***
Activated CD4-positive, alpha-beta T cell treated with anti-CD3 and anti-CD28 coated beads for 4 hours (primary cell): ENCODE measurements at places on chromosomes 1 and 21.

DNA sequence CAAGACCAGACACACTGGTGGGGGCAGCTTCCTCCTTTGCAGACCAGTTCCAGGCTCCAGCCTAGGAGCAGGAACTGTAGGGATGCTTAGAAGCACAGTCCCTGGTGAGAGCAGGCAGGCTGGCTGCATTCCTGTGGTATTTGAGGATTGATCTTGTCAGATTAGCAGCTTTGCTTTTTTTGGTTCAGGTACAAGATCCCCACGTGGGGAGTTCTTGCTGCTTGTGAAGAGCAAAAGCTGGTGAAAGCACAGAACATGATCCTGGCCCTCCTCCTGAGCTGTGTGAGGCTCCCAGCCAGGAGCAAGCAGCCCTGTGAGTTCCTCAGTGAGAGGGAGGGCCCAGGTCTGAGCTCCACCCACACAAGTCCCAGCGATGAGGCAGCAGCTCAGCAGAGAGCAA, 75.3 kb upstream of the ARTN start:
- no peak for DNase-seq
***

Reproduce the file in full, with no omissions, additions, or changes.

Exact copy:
Activated CD4-positive, alpha-beta T cell treated with anti-CD3 and anti-CD28 coated beads for 4 hours (primary cell): ENCODE measurements at places on chromosomes 1 and 21.

DNA sequence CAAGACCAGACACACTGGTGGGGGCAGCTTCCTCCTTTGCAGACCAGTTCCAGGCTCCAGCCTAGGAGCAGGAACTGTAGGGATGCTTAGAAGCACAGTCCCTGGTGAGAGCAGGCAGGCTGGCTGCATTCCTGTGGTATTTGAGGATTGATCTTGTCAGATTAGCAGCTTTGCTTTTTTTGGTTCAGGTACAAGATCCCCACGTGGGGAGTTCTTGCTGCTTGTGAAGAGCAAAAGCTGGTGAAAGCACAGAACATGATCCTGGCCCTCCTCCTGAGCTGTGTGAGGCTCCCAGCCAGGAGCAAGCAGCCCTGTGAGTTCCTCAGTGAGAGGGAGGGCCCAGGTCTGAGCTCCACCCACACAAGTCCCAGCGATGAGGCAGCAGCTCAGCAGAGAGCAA, 75.3 kb upstream of the ARTN start:
- no peak for DNase-seq